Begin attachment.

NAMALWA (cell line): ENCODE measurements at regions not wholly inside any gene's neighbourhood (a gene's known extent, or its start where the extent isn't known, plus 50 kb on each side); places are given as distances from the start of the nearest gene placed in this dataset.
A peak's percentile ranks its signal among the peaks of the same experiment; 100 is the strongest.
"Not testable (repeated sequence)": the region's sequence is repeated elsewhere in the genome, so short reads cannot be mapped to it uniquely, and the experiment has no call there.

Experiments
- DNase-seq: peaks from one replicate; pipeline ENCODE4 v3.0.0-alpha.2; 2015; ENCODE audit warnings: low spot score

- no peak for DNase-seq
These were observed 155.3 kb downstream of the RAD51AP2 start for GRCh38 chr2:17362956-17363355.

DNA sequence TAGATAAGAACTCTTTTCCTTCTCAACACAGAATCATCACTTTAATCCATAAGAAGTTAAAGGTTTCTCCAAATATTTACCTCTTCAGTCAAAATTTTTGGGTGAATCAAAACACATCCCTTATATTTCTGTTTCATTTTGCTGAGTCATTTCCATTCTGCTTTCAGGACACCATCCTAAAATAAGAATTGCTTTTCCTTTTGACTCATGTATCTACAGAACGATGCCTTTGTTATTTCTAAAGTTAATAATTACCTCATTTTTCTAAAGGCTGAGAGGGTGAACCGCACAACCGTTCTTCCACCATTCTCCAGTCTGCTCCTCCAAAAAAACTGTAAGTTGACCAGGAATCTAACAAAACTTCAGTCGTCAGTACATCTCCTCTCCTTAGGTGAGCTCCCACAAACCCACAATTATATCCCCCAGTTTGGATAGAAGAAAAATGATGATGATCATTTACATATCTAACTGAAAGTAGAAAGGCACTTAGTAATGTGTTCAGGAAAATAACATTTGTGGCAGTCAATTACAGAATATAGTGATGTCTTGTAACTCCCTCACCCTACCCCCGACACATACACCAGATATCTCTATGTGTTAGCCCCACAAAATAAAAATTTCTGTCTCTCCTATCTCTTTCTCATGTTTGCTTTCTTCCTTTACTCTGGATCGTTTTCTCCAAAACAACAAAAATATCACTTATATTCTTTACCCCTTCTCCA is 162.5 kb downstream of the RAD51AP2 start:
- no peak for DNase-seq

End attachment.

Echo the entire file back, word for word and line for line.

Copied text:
NAMALWA (cell line): ENCODE measurements at regions not wholly inside any gene's neighbourhood (a gene's known extent, or its start where the extent isn't known, plus 50 kb on each side); places are given as distances from the start of the nearest gene placed in this dataset.
A peak's percentile ranks its signal among the peaks of the same experiment; 100 is the strongest.
"Not testable (repeated sequence)": the region's sequence is repeated elsewhere in the genome, so short reads cannot be mapped to it uniquely, and the experiment has no call there.

Experiments
- DNase-seq: peaks from one replicate; pipeline ENCODE4 v3.0.0-alpha.2; 2015; ENCODE audit warnings: low spot score

- no peak for DNase-seq
These were observed 155.3 kb downstream of the RAD51AP2 start for GRCh38 chr2:17362956-17363355.

DNA sequence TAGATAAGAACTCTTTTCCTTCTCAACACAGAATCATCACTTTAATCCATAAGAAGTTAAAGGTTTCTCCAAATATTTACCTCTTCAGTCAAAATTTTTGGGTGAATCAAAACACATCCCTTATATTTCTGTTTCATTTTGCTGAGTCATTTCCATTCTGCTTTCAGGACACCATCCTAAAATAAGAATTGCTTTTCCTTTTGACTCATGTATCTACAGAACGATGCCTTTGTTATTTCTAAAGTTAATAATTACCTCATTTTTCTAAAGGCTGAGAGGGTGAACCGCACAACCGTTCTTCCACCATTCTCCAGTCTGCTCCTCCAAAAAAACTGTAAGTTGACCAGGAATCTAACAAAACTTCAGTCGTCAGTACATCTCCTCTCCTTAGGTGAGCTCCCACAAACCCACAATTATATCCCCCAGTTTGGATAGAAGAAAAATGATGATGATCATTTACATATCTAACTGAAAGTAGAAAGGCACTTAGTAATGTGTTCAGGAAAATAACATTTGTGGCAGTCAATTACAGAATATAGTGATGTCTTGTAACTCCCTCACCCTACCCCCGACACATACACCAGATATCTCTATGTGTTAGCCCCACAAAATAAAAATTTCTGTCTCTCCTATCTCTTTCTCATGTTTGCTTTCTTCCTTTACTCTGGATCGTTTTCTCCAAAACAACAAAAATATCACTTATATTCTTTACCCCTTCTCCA is 162.5 kb downstream of the RAD51AP2 start:
- no peak for DNase-seq